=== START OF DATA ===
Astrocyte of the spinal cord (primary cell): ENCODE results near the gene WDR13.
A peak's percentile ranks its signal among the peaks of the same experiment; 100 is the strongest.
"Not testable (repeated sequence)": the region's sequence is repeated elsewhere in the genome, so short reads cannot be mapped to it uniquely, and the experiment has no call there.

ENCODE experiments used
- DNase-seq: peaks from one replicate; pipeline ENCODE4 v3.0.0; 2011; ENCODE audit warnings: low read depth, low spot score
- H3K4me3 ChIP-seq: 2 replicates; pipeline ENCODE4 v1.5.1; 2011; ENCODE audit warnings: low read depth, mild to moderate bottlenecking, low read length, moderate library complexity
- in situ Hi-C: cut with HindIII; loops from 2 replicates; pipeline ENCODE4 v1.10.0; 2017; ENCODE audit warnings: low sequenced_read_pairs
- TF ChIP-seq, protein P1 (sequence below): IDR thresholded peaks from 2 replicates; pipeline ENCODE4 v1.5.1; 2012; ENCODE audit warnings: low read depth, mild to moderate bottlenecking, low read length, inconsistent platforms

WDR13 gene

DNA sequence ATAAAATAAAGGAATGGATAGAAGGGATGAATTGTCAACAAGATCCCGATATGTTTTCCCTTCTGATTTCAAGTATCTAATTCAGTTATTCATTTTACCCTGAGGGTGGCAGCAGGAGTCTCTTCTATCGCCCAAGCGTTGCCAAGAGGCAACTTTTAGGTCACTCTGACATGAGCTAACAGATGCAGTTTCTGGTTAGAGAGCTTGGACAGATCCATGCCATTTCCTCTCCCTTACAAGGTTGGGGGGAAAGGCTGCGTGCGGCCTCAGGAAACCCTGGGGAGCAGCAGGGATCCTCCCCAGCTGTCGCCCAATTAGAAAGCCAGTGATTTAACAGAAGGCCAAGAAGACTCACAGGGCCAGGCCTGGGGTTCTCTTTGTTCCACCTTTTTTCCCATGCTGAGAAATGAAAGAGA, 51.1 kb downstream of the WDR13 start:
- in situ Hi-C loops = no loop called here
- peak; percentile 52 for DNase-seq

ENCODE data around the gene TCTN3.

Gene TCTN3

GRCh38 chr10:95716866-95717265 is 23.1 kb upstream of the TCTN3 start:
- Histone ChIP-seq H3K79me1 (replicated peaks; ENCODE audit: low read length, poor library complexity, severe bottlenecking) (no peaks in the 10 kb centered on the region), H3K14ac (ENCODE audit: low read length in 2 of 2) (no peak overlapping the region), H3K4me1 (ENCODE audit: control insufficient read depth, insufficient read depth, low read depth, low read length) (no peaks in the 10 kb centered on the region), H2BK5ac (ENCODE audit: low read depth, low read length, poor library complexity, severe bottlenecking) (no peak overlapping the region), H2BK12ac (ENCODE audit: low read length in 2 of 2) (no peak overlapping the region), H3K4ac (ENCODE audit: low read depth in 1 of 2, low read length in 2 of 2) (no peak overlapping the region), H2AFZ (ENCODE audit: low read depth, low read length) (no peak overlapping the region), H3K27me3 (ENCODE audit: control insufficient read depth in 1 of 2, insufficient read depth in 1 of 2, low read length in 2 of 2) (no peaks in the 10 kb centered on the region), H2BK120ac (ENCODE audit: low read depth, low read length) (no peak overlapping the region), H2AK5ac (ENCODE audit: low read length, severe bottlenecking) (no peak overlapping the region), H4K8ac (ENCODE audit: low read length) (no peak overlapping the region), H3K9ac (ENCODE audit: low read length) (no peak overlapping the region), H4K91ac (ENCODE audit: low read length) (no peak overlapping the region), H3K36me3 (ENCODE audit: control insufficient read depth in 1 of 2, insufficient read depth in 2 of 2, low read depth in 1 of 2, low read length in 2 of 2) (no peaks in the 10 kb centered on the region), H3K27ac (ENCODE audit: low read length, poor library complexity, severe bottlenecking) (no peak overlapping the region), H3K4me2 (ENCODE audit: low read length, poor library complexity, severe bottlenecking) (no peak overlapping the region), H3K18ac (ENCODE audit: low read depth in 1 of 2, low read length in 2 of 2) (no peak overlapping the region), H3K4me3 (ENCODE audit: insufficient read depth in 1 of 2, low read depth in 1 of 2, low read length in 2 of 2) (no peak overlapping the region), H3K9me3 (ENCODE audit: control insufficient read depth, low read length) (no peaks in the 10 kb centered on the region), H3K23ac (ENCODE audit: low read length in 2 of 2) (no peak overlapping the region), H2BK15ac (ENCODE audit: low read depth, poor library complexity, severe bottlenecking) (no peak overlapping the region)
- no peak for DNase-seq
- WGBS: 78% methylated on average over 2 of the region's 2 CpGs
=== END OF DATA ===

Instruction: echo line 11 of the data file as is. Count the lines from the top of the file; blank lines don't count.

- in situ Hi-C loops = no loop called here